There are lives I don’t want to live

and there are people I don’t want to be.

He had a black beard with a bald head

and his belly

was distended.

Now, a principal

he used to write poetry.

“Oh—I have plenty of ways to be creative,” he said.

He talked about his little victories,

about getting published

in small literary magazines

20 years ago

in Southern California.

“I knew Allen Ginsberg, once. I didn’t approve of his latest love affair. That boy was too young.”

There was something empty in his eyes

as he sat

on his desk

in front of his class,

teaching gibberish, while bribing us with donuts.

He knew I didn’t like him very much

and consequently,

he didn’t like me.

I judge harshly,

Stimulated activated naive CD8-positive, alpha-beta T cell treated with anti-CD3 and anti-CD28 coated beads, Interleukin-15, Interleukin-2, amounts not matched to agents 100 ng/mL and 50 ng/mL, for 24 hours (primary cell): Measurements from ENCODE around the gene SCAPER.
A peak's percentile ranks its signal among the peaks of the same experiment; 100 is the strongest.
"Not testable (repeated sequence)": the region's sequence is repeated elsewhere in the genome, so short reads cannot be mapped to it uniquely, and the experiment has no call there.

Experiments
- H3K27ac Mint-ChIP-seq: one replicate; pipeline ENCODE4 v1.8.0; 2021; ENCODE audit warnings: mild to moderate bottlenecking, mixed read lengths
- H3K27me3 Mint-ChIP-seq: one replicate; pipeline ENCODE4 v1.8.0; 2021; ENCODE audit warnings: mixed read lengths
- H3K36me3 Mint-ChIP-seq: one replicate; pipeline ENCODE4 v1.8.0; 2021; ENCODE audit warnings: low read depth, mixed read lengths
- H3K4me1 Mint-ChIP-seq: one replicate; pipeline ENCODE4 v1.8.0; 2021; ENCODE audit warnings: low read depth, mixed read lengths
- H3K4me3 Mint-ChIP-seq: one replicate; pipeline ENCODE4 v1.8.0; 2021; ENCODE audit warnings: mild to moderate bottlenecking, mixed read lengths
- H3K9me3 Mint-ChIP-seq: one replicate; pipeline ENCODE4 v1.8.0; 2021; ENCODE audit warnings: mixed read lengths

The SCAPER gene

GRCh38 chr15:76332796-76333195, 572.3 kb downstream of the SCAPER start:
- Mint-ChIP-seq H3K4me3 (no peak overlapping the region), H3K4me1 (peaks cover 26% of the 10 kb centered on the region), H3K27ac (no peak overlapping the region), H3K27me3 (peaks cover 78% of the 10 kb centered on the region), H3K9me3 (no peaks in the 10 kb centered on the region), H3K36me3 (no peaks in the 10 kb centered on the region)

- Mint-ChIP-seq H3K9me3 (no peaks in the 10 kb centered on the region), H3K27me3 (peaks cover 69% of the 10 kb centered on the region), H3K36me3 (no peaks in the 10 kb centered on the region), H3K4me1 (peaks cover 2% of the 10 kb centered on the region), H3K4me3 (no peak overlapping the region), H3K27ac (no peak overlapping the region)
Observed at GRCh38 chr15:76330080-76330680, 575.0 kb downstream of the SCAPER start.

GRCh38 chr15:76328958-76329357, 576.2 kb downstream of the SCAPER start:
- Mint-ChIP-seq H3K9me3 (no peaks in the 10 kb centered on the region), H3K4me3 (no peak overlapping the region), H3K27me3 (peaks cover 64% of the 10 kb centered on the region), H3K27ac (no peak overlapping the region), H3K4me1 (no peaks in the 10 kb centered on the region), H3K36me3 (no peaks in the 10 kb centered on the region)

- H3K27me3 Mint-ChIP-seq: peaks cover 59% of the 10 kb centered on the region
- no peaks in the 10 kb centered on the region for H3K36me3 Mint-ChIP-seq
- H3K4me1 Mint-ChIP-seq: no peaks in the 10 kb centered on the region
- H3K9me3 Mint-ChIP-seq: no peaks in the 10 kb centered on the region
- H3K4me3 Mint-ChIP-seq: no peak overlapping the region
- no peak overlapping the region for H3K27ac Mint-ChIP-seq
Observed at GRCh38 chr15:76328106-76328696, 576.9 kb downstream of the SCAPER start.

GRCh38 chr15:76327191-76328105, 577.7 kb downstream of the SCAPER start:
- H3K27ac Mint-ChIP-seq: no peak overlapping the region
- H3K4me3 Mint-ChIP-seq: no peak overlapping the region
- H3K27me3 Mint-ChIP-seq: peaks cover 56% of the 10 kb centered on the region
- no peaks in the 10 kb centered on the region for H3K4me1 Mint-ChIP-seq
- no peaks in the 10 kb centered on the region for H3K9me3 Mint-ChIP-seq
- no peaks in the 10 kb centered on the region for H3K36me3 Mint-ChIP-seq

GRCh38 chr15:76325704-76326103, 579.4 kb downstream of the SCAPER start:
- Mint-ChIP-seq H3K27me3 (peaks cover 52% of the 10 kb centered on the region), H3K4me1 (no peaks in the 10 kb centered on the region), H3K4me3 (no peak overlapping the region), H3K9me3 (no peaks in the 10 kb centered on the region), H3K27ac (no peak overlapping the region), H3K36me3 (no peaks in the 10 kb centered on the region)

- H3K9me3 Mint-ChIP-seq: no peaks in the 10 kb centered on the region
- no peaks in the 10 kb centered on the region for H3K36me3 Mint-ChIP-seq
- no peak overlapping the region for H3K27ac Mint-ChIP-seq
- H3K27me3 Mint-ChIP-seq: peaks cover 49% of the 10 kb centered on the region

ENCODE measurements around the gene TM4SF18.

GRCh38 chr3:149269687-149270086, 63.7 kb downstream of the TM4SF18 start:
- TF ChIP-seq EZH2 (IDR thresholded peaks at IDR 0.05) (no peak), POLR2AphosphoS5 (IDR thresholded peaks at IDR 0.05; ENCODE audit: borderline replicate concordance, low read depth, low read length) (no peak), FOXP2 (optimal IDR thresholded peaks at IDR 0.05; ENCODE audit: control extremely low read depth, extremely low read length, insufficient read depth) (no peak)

and the world does the same to me.

My vision of a man

is a philosopher

who walks the golf course like he owns it

and doesn’t give interviews

or tell people how to write.

One day, a kid shows up

and asks him what he knows

and it’s like being in the presence of God.

I can see the President of the United States looking weak

on National TV.

My observation of him

confirms my opinion

that the very strong

don’t rise up.

They remain

near the foundation,

going farther down, still

into nothing

because that’s where

we’re all going.

The great man wants to return to that.

The weak man believes he is a strong tower,

and consequently,

he gets knocked down.


2 thoughts on “The Principal and the Poet

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